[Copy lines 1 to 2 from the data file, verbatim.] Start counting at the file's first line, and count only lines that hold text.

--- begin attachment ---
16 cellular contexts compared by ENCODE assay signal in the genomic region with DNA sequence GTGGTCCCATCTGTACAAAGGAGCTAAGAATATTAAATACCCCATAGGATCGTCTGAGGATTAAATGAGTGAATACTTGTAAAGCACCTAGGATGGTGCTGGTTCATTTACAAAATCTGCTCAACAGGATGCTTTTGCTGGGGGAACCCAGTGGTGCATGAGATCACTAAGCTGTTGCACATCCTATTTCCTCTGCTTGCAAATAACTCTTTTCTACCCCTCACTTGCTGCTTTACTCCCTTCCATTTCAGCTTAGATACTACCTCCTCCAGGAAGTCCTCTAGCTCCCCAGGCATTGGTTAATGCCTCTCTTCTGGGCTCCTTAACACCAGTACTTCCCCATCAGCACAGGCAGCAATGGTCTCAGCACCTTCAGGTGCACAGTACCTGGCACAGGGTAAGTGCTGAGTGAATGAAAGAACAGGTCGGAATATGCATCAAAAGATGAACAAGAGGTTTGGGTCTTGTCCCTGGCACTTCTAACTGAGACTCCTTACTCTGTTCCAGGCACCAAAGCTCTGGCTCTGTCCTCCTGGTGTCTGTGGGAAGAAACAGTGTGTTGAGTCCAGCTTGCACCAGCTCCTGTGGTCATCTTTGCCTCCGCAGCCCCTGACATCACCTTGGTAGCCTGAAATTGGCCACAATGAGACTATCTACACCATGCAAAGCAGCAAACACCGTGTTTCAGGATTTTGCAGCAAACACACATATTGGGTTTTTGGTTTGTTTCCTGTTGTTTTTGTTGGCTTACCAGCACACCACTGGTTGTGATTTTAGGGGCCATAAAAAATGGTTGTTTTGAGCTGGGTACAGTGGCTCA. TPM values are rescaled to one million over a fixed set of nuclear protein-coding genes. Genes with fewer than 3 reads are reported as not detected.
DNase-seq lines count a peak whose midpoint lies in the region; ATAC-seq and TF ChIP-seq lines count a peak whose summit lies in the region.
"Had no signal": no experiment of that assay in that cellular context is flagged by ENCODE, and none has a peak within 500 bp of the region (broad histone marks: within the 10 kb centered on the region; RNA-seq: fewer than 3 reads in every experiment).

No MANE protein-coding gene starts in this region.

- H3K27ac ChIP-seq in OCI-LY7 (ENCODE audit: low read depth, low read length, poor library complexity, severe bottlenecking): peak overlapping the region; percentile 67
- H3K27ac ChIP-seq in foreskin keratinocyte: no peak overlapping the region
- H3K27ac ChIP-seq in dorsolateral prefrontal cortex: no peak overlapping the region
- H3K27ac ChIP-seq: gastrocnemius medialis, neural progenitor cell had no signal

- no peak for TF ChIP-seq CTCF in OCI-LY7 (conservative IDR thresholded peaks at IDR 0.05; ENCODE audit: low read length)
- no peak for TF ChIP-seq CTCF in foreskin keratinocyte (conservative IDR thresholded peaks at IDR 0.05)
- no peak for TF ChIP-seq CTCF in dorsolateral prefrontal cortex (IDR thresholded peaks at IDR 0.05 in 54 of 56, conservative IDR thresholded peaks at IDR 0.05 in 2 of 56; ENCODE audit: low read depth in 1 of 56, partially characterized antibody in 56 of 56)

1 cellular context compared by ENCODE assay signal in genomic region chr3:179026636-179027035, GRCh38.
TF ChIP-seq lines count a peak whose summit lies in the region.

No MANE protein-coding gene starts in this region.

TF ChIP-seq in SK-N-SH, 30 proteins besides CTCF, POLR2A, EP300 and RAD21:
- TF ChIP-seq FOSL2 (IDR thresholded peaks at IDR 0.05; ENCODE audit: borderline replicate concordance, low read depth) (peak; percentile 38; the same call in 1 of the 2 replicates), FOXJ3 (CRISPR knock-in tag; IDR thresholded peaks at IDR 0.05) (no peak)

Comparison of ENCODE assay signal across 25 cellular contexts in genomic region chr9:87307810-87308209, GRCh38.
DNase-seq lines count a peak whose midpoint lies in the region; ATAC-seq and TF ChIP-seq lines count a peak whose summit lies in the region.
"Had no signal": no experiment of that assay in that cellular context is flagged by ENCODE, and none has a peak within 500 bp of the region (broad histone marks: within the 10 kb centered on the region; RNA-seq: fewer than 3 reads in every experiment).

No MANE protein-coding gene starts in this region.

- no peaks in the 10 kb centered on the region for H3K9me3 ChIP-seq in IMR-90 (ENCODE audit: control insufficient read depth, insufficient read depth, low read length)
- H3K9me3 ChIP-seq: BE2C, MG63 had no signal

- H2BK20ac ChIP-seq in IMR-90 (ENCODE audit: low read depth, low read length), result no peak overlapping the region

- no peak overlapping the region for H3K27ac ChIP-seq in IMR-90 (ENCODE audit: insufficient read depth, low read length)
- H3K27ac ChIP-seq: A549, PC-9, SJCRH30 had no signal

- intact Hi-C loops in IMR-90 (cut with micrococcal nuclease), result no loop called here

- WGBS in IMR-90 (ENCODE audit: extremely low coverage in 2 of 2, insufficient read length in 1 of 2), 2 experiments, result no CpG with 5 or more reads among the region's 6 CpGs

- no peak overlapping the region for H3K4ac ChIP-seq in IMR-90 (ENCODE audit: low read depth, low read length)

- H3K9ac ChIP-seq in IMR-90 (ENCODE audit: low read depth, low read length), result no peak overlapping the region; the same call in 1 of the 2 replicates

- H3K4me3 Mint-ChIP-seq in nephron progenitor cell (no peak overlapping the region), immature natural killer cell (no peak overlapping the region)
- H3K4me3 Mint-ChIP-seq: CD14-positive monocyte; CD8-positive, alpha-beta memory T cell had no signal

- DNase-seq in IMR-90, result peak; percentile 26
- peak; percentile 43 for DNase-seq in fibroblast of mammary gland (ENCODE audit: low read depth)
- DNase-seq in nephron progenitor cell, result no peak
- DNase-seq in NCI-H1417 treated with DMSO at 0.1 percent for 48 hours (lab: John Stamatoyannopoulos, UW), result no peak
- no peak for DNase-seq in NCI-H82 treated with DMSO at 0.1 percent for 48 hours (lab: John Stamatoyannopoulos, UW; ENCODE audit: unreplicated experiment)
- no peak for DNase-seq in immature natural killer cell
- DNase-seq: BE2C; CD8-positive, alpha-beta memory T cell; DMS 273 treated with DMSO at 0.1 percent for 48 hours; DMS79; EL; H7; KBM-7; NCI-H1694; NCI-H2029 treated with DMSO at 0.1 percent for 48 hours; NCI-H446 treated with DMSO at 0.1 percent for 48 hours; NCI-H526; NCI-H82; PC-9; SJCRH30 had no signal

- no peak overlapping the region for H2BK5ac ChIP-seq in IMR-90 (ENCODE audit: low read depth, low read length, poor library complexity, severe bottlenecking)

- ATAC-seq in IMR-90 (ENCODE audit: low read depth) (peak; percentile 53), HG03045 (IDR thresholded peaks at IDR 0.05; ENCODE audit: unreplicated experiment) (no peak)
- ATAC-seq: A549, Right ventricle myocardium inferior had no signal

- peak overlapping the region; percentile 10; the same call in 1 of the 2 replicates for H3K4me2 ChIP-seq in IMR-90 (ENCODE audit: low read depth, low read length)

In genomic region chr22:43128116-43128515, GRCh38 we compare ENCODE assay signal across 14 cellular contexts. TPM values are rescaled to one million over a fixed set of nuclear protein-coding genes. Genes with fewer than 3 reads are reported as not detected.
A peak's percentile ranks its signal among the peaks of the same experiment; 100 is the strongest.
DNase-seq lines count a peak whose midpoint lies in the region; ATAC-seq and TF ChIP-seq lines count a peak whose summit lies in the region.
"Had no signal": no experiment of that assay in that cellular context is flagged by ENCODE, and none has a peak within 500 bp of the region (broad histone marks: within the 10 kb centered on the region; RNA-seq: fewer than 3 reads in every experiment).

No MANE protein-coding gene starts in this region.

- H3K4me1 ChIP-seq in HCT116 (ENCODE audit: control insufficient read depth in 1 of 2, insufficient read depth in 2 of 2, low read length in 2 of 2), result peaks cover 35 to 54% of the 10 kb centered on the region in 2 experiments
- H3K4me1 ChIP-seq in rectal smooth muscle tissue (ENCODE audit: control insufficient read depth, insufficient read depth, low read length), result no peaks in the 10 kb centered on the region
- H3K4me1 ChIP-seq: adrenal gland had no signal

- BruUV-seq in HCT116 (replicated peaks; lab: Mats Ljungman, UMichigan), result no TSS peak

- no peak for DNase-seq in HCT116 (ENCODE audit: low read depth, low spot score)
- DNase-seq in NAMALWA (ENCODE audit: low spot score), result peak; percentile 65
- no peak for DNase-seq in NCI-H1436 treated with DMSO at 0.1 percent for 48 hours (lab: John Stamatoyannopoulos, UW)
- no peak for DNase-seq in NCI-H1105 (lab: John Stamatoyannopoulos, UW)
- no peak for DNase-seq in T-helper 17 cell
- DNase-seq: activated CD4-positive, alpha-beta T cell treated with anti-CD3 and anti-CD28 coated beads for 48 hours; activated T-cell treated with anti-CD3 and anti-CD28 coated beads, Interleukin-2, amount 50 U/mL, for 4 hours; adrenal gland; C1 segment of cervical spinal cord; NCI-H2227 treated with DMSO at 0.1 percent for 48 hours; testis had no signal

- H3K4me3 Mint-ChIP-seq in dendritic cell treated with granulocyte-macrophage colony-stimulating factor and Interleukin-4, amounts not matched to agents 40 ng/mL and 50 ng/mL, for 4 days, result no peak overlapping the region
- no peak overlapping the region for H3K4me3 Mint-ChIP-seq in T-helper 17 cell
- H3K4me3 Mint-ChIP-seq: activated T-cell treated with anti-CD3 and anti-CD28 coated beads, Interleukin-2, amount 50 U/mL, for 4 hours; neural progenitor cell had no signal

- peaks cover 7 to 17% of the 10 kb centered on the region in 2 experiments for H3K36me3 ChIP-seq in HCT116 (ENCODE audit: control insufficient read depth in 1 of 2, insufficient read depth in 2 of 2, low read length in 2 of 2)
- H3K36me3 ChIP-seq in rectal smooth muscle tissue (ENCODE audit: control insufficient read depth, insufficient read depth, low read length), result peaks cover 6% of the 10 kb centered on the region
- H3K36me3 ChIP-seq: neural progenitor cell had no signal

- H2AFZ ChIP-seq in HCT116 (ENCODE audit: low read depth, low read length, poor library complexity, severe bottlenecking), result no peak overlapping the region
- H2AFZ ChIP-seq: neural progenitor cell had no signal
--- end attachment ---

16 cellular contexts compared by ENCODE assay signal in the genomic region with DNA sequence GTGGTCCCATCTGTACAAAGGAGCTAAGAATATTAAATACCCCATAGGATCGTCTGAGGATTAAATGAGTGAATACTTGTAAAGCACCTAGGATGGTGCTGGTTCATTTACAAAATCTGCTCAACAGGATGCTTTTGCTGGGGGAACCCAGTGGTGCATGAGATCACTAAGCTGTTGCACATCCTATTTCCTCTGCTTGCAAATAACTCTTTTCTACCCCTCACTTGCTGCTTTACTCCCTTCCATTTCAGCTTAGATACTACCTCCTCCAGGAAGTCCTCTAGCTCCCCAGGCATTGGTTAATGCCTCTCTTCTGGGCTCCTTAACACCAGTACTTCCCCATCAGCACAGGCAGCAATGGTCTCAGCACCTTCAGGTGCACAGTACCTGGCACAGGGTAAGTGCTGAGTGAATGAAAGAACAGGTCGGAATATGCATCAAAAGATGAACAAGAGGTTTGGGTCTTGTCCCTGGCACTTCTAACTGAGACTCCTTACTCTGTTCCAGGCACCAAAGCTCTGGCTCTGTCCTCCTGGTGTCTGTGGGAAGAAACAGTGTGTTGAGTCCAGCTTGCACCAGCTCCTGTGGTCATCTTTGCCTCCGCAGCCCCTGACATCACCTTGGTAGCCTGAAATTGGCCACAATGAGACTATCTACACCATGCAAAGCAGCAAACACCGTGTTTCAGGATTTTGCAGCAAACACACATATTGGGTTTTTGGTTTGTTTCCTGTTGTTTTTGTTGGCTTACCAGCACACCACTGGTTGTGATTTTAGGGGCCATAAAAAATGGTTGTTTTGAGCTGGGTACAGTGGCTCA. TPM values are rescaled to one million over a fixed set of nuclear protein-coding genes. Genes with fewer than 3 reads are reported as not detected.
DNase-seq lines count a peak whose midpoint lies in the region; ATAC-seq and TF ChIP-seq lines count a peak whose summit lies in the region.